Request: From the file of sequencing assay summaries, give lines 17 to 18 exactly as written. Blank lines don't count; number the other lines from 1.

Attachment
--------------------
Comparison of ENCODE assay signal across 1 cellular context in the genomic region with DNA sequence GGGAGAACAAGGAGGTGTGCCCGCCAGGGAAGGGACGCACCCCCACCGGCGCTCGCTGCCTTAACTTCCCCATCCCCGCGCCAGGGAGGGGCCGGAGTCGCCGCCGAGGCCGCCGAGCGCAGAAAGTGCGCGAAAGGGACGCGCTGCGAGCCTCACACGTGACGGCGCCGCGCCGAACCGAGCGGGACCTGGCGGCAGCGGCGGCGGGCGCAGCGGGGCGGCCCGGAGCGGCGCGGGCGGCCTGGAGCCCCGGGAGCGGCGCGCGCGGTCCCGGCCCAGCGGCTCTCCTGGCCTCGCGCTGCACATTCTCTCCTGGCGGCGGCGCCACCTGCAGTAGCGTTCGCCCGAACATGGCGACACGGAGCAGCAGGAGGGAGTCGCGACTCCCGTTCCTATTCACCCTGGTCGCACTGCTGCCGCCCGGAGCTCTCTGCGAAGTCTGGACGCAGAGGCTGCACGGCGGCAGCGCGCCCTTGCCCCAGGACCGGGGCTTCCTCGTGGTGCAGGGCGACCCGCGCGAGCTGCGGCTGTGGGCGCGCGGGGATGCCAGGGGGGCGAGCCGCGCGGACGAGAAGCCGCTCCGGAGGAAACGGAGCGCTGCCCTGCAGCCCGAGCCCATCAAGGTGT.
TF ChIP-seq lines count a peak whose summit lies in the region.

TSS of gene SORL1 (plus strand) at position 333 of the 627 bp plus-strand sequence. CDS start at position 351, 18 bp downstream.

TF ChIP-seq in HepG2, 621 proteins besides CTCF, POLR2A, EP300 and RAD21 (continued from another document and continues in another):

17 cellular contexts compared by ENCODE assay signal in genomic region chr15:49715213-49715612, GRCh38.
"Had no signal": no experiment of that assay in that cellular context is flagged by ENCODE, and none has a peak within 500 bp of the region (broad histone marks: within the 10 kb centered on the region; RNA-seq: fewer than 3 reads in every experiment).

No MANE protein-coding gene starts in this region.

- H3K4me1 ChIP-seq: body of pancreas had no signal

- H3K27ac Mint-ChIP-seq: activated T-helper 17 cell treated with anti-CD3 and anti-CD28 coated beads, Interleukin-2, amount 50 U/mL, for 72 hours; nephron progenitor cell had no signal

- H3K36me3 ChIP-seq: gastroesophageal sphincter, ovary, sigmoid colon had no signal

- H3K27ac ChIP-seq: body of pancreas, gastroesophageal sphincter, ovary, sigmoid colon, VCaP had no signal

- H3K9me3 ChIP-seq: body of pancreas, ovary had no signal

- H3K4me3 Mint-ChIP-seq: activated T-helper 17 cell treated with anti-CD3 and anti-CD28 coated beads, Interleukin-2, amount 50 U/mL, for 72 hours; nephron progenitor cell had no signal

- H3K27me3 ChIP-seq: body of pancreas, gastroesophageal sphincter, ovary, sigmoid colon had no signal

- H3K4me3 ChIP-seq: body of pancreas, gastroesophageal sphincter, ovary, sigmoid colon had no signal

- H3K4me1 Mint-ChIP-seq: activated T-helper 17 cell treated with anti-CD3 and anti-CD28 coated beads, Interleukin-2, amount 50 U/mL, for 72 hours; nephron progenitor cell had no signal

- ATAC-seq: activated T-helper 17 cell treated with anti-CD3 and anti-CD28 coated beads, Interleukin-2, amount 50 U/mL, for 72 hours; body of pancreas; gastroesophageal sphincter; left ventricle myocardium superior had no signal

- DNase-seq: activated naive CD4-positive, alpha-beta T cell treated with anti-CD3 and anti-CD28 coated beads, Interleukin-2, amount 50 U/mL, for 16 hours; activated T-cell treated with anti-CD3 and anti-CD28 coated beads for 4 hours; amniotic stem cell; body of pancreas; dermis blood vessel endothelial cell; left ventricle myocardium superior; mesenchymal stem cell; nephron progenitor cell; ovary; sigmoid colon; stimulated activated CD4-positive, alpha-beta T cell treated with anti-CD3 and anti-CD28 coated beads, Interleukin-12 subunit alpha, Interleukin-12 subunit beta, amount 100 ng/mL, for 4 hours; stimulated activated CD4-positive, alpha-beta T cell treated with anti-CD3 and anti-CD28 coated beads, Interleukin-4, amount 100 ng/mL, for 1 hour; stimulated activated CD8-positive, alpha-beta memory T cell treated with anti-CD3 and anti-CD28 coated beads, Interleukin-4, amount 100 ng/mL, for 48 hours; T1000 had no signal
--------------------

- ATAC-seq: activated T-helper 17 cell treated with anti-CD3 and anti-CD28 coated beads, Interleukin-2, amount 50 U/mL, for 72 hours; body of pancreas; gastroesophageal sphincter; left ventricle myocardium superior had no signal

- DNase-seq: activated naive CD4-positive, alpha-beta T cell treated with anti-CD3 and anti-CD28 coated beads, Interleukin-2, amount 50 U/mL, for 16 hours; activated T-cell treated with anti-CD3 and anti-CD28 coated beads for 4 hours; amniotic stem cell; body of pancreas; dermis blood vessel endothelial cell; left ventricle myocardium superior; mesenchymal stem cell; nephron progenitor cell; ovary; sigmoid colon; stimulated activated CD4-positive, alpha-beta T cell treated with anti-CD3 and anti-CD28 coated beads, Interleukin-12 subunit alpha, Interleukin-12 subunit beta, amount 100 ng/mL, for 4 hours; stimulated activated CD4-positive, alpha-beta T cell treated with anti-CD3 and anti-CD28 coated beads, Interleukin-4, amount 100 ng/mL, for 1 hour; stimulated activated CD8-positive, alpha-beta memory T cell treated with anti-CD3 and anti-CD28 coated beads, Interleukin-4, amount 100 ng/mL, for 48 hours; T1000 had no signal